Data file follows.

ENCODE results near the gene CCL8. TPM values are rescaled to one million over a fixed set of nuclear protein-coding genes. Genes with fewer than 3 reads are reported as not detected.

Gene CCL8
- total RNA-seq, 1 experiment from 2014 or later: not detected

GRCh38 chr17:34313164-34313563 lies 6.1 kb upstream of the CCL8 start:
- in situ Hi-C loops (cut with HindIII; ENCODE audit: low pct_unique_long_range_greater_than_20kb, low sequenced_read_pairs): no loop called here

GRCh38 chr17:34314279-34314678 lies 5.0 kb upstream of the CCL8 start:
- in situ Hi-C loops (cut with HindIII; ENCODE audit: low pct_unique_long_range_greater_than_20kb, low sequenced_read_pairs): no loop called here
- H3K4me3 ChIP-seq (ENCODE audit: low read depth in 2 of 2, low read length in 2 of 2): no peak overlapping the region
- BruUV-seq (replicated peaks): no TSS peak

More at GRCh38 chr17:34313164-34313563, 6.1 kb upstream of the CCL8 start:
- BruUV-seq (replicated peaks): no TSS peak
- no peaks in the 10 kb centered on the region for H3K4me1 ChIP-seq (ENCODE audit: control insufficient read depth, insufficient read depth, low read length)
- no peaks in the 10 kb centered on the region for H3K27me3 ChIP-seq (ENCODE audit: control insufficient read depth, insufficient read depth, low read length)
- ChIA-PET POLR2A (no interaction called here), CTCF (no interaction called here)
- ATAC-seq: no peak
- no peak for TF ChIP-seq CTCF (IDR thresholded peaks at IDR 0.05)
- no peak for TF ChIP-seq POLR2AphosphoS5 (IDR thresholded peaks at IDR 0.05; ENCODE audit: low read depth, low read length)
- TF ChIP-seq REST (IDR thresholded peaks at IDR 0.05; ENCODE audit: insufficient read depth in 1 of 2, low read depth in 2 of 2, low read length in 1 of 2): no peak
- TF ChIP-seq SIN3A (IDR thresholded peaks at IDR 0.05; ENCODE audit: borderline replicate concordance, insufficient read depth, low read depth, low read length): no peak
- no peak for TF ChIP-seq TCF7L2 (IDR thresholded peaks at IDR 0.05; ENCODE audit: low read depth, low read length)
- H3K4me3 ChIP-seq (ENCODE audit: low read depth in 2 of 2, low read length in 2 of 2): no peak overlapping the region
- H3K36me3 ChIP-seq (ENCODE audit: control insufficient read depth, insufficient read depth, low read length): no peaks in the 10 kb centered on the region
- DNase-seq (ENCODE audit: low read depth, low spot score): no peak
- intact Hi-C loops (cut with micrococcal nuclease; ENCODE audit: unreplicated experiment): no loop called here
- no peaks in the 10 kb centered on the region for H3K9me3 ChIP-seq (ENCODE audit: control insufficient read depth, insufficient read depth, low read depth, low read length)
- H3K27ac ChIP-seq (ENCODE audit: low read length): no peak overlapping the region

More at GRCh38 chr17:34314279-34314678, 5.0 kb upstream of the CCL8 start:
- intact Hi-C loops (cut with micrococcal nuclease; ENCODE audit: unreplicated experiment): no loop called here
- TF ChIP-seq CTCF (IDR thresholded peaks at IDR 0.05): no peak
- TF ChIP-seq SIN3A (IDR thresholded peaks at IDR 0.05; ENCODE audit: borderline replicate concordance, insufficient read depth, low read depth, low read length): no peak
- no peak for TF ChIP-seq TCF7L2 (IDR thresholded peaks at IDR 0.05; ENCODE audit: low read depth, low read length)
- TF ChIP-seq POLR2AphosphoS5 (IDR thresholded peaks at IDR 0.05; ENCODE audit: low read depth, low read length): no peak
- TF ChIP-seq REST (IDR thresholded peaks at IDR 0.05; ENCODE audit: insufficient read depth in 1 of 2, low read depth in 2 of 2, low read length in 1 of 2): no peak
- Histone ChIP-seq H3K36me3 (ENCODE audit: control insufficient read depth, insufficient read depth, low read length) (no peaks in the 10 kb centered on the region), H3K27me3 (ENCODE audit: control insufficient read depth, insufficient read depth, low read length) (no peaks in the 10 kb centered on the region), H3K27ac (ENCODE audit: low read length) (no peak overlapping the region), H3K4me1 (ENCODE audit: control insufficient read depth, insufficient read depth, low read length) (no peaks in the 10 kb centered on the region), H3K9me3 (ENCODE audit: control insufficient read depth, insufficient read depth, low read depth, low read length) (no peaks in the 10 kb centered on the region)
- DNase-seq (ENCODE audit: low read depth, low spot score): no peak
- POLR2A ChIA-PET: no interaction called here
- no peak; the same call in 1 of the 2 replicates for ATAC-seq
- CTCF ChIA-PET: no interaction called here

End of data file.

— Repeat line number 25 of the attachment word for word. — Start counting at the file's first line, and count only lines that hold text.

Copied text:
- no peaks in the 10 kb centered on the region for H3K9me3 ChIP-seq (ENCODE audit: control insufficient read depth, insufficient read depth, low read depth, low read length)